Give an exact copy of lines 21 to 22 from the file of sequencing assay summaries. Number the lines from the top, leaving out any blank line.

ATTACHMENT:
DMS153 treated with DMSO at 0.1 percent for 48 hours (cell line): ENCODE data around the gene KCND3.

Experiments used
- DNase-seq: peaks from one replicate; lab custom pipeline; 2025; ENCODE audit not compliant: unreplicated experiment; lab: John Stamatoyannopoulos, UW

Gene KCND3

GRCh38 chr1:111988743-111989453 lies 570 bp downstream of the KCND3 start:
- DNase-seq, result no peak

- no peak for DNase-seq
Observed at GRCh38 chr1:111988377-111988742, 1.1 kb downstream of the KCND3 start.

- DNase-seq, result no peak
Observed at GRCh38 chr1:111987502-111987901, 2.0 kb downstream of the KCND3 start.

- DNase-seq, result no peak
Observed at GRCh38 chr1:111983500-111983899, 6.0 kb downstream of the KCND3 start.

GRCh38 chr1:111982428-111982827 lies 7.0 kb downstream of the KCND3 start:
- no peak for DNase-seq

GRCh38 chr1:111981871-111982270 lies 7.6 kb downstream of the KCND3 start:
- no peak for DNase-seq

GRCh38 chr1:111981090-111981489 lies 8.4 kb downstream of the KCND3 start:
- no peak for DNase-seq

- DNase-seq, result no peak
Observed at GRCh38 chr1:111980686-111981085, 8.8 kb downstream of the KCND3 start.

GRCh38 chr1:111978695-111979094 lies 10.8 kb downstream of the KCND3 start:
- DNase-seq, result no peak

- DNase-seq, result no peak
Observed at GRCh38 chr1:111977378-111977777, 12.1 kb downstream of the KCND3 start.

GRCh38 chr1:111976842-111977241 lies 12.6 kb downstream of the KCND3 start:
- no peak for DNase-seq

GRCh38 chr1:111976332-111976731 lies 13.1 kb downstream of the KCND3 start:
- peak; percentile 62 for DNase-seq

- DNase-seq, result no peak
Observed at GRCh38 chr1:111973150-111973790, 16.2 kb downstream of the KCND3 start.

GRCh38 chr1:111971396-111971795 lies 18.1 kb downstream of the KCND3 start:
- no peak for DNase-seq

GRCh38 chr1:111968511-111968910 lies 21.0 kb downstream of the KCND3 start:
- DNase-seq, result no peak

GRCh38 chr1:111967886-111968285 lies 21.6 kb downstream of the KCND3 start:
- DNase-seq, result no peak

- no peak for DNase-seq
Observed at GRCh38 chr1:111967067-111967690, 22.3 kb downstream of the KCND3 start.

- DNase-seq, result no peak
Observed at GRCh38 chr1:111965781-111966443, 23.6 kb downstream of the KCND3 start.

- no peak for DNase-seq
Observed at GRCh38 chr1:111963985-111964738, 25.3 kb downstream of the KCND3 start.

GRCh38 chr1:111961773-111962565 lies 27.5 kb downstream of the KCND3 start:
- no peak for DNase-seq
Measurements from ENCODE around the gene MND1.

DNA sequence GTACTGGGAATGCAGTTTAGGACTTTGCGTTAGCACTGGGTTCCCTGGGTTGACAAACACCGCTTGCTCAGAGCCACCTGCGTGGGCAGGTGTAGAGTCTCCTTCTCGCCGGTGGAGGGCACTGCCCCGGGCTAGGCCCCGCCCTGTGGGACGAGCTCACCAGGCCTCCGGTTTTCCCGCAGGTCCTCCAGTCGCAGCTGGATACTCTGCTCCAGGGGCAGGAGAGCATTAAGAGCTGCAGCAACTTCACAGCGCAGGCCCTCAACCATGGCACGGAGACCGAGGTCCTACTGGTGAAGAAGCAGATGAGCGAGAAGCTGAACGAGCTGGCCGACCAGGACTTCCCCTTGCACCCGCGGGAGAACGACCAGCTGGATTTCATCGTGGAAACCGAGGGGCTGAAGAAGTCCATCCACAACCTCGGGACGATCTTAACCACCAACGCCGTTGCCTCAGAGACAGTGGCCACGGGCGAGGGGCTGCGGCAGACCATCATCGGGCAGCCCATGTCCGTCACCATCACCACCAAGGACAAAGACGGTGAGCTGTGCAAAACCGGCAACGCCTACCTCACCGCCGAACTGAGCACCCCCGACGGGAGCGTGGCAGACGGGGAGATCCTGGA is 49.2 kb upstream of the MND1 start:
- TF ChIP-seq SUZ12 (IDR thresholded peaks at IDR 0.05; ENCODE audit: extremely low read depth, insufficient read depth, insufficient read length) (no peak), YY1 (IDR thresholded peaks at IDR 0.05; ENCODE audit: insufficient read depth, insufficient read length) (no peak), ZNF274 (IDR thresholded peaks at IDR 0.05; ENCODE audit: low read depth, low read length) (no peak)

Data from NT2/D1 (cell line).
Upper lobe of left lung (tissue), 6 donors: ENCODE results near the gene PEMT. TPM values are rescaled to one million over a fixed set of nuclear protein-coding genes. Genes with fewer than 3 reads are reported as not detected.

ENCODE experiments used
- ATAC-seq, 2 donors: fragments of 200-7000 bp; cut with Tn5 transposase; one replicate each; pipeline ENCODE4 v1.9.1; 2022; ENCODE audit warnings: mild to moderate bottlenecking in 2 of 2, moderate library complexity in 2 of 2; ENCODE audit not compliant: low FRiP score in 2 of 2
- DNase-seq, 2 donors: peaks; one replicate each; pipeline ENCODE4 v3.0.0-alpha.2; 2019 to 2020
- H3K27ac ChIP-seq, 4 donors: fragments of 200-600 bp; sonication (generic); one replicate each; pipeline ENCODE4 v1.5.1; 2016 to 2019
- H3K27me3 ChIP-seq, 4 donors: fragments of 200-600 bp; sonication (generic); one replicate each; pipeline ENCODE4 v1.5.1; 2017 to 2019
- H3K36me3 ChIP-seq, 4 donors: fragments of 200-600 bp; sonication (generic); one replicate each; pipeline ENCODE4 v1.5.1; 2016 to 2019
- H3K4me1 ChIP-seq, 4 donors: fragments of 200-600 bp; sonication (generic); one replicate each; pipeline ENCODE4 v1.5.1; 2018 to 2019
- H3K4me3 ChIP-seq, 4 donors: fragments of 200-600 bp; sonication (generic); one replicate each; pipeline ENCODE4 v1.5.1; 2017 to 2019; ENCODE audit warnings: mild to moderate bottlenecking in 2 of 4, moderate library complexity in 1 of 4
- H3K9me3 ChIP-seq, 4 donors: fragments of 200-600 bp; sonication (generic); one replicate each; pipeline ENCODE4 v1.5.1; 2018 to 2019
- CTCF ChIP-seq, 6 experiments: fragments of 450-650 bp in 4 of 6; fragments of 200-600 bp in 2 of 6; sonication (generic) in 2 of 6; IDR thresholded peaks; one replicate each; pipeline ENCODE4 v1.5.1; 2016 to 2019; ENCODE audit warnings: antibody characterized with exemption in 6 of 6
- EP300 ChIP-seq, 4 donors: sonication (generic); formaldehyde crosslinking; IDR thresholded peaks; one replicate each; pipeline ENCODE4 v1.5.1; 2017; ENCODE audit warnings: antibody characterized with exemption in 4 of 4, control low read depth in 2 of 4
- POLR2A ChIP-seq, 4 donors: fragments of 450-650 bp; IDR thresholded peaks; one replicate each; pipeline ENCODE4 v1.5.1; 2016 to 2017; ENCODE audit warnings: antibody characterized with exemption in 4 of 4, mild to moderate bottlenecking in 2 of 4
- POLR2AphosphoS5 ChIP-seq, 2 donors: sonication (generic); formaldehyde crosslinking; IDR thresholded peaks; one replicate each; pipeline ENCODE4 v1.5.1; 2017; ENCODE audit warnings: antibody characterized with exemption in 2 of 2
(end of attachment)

GRCh38 chr1:111978695-111979094 lies 10.8 kb downstream of the KCND3 start:
- DNase-seq, result no peak